Some of you may find this week’s Hammock Idea Email interesting. At the insistence of some pesky editors, I left out lots of the 10,000+ words I once wrote about podcasting. Also, as we like to keep these emails to 300 words, those editors suggested that my discussion of the difference in podcasting and streaming audio would (1) go over people’s heads, or (2) cause them to doze off (3) doesn’t matter to the people who read Idea Email. They also insisted that another tangent on the difference between Paul Saffo’s macro-myopia and Gartner’s Hype Cycle was equally un-riveting. Note: None of those editors review what I write on RexBlog — which explains a lot about the ramblings here.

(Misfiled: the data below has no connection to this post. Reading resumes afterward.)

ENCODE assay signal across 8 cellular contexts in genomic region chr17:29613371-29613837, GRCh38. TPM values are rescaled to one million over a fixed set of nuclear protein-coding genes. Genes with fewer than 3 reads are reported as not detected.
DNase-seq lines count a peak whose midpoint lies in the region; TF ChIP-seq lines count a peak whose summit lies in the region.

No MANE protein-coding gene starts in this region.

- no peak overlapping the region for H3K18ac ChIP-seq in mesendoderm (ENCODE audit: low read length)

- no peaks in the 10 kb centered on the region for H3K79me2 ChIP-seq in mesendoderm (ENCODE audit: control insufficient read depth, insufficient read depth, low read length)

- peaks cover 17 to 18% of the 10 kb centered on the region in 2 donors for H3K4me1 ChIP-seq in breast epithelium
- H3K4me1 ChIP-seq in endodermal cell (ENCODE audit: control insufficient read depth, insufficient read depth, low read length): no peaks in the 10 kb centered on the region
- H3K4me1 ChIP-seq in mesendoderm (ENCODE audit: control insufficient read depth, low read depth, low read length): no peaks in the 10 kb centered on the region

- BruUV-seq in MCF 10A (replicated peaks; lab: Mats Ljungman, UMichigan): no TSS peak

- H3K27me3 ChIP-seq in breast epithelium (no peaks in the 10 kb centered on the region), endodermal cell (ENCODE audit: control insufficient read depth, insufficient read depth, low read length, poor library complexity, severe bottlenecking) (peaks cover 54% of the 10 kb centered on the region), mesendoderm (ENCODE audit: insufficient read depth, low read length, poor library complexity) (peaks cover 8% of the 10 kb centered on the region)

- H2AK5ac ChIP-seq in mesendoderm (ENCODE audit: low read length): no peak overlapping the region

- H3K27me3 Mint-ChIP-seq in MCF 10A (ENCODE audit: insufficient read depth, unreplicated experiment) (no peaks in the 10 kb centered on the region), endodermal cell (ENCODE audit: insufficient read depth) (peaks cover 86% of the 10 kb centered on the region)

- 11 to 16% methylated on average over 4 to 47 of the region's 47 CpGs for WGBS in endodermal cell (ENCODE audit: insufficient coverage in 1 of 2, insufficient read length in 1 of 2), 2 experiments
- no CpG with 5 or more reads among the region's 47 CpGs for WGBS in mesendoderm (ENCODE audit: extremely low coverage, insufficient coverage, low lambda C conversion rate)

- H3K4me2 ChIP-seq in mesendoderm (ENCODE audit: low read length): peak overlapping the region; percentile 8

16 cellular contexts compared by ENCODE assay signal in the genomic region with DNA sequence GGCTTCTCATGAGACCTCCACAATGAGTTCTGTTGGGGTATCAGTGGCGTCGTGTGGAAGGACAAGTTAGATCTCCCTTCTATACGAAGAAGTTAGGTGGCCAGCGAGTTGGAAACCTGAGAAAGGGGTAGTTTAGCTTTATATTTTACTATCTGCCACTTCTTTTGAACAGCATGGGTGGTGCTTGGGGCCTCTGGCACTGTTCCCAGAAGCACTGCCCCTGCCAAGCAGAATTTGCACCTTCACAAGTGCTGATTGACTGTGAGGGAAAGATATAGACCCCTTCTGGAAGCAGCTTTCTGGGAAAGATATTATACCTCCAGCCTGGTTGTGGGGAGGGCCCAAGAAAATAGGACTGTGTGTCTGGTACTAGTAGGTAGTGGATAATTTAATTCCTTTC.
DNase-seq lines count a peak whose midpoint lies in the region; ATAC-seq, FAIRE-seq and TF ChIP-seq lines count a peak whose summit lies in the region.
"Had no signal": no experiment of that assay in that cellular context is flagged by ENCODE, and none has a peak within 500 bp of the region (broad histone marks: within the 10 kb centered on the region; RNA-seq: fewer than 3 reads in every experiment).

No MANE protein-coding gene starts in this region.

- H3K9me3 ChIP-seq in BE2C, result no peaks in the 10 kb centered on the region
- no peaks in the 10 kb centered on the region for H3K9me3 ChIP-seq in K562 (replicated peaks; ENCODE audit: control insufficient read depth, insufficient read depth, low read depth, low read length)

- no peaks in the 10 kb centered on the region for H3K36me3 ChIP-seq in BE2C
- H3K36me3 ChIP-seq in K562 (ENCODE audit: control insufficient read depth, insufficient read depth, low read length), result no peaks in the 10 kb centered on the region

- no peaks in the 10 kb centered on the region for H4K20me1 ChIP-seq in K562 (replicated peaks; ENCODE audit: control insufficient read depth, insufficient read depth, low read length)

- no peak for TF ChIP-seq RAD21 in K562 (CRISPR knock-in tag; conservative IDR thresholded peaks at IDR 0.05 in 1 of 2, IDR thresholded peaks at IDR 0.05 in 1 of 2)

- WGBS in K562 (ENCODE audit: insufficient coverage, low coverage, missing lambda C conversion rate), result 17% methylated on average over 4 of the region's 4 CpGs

Here’s how it starts — with a link to the rest of it.
Amara’s Law: “We tend to overestimate the effect of a technology in the short run and underestimate the effect in the long run.”
—Roy Amara (1925–2007), Stanford Research Institute
Just as conventional wisdom was in the process of writing off podcasting, it is suddenly this year’s “it” media. Two weeks ago, The New York Times joined The Guardian, Wall Street Journal, NPR and other media companies to announce the creation of a team focused entirely on developing podcasts.
At the same time, NPR, Spotify, Audible.com and others have launched a new generation of mobile apps that pre-select and stream topic-specific podcasts. (Listeners typically download and play podcasts using “podcatchers” like Apple’s Podcast app and Stitcher.)
(continue reading on Hammock.com)